Limited Power of Attorney (LPOA): Types and Forms

What Is Limited Power of Attorney?

Limited Power of Attorney (LPOA) is an authorization that permits a portfolio manager to perform specific functions on behalf of the account owner. In general, the LPOA allows the manager to execute an agreed-upon investment strategy and take care of routine related business without contacting the account holder.

Before signing an LPOA, the client should be aware of the specific functions they have delegated to the portfolio manager, as the client remains liable for the decisions.

Understanding Limited Power of Attorney

LPOA authorizations have become more common in recent years as more investors choose boutique money management firms and registered investment advisors (RIAs) over traditional brokerage firms.

Key Takeaways

  • A limited power of attorney allows a portfolio manager to make routine decisions without contacting the account holder.
  • The portfolio manager is never permitted to withdraw money from the account or change the beneficiaries.
  • An account holder may specify other exceptions to the limited power of attorney.

A limited power of attorney, as opposed to a general power of attorney, restricts the authority of the designated individual to a specific sphere. In this case, the portfolio manager is empowered to execute an investment strategy as agreed upon with the account holder.

An LPOA gives the portfolio manager the authority to buy and sell assets, pay fees, and handle various necessary forms.

Certain critical account functions still can be made only by the account holder, including cash withdrawals and a change of beneficiary. A client can clearly state which other powers they may wish to retain at the time the account is set up.

Limited Power of Attorney Types

There are a couple of variations on the limited power of attorney that may be used in special circumstances:

  • Springing Powers: An LPOA that has springing powers becomes active only if it is triggered by a specific event, usually the death or incapacitation of the account owner. It is typically used with a will or a family living trust.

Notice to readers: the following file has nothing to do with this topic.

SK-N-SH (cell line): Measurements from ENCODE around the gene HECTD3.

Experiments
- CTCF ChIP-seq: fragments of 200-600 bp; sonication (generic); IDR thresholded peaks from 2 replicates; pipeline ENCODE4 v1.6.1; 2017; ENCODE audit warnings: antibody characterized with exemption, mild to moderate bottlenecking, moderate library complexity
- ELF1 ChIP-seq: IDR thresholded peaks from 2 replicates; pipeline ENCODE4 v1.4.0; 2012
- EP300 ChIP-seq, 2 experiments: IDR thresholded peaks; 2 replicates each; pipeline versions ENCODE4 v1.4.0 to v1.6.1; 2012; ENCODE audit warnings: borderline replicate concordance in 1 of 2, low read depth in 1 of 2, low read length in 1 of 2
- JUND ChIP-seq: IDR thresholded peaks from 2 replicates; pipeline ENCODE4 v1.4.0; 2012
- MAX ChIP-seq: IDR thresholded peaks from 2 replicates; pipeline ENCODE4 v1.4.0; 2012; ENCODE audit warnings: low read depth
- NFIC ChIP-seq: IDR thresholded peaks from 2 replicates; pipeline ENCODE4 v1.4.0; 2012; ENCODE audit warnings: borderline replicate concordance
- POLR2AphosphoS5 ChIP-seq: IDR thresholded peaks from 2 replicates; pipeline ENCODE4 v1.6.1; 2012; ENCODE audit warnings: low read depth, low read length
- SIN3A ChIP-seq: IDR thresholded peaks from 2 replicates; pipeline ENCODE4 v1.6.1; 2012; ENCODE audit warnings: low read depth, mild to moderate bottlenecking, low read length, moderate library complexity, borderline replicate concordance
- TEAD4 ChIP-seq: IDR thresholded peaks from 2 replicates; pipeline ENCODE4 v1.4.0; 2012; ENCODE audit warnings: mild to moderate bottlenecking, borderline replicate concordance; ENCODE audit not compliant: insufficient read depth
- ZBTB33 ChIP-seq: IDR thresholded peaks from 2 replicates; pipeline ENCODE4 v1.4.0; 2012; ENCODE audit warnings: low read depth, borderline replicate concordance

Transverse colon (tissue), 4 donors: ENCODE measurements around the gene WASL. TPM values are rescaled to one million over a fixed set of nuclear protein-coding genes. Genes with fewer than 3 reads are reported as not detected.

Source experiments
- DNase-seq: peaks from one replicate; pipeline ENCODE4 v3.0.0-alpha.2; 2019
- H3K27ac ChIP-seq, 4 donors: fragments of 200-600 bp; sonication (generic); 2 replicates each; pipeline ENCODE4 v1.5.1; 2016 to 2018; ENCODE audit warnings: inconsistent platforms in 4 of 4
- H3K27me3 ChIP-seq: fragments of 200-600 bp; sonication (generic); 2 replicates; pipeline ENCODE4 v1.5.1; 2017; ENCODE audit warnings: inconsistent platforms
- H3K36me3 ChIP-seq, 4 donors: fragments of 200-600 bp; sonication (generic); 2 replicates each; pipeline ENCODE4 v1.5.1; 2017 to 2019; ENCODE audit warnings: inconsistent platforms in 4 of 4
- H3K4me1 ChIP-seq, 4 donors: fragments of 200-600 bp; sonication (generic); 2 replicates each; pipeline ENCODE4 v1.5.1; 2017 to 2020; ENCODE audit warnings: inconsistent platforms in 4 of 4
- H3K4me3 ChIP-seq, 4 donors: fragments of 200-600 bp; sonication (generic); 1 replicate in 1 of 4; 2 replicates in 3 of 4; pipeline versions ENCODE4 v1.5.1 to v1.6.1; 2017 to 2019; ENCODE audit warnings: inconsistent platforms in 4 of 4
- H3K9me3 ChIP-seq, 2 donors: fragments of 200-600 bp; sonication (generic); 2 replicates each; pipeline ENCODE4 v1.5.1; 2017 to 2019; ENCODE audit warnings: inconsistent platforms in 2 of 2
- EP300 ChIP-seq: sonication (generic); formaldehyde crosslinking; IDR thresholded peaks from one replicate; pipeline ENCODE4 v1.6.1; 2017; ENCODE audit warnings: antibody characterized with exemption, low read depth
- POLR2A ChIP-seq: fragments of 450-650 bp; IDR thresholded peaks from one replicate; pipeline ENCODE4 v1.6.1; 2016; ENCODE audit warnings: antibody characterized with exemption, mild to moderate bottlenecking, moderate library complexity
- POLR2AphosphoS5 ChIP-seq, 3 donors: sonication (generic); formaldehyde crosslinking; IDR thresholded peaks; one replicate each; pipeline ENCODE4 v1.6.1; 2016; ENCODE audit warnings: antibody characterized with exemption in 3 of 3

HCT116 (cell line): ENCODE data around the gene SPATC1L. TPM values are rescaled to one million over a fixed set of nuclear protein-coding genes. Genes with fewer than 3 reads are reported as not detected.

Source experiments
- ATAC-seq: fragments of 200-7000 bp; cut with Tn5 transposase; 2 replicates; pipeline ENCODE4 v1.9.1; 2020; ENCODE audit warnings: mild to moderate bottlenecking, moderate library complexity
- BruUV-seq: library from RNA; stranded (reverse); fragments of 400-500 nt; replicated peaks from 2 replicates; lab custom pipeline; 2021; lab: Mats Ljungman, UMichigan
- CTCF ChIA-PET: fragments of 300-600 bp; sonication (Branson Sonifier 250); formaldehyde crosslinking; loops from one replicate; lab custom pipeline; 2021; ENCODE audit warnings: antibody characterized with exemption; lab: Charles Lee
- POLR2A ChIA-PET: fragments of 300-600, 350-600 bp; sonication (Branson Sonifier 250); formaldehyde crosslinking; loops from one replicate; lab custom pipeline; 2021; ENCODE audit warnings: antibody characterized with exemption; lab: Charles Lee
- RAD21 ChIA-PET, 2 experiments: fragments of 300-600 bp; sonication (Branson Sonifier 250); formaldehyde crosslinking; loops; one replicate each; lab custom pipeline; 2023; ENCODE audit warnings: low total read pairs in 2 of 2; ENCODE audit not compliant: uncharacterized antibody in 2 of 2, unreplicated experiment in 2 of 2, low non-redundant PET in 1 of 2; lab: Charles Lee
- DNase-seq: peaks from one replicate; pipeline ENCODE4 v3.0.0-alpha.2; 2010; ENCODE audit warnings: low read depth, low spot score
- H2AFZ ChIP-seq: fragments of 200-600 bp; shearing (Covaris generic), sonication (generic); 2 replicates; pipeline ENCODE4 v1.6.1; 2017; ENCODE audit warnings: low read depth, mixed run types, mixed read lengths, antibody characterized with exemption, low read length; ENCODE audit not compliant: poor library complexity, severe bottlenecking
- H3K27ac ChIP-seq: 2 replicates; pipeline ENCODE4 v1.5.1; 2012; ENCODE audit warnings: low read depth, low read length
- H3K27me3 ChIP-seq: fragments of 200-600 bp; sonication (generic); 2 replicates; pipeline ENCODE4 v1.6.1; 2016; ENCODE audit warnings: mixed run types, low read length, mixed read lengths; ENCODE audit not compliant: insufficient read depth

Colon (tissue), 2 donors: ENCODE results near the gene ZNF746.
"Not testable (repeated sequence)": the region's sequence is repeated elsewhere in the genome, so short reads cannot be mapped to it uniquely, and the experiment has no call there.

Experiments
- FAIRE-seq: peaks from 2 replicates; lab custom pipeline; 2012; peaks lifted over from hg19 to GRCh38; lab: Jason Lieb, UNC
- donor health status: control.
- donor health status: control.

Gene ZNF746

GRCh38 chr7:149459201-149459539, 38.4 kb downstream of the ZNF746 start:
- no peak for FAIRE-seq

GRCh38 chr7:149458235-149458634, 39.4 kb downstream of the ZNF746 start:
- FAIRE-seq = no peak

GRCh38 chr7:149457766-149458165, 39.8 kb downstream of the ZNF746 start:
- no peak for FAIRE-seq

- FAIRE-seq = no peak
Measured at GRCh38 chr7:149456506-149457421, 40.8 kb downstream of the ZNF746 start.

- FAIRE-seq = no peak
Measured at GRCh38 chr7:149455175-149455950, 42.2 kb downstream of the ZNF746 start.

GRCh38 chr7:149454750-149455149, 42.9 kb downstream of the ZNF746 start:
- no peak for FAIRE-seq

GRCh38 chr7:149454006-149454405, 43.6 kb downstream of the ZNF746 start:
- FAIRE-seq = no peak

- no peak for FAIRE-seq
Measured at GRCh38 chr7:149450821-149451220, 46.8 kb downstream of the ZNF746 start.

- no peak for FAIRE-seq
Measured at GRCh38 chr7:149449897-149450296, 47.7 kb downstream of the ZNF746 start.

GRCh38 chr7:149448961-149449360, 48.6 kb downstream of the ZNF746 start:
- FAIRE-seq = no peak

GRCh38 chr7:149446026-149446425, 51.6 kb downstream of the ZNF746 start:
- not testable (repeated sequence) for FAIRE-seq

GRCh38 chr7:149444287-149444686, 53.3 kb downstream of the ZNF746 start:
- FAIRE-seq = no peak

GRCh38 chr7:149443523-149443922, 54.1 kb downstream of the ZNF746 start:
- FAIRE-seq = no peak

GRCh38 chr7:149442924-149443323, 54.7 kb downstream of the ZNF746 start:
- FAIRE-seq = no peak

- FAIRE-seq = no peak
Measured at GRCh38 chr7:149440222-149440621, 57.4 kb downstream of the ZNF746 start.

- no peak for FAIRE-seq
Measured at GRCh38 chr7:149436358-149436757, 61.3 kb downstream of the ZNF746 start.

• Durable and Non-Durable: Durable LPOAs give the portfolio manager continuing authority to perform certain functions even if the client dies or becomes incapacitated. The majority of LPOAs are non-durable, which means they become void when the client dies or becomes disabled.

Limited Power of Attorney Forms

Clients typically complete a power of attorney (POA) form when they open an account with a portfolio manager. Most forms give clients the option to choose between an LPOA or a full power of attorney.

A limited power of attorney restricts the authorization to a specific sphere, such as investment management.

The client must designate an attorney in fact, who is usually the portfolio manager. Other portfolio managers who may make investment decisions on behalf of the client must also have their details provided on the form. Once completed, both the client and the attorney or attorneys in fact must sign the form.

A client who is uncertain or uncomfortable about what functions they are authorizing may want to get an attorney to review the POA form before signing it.

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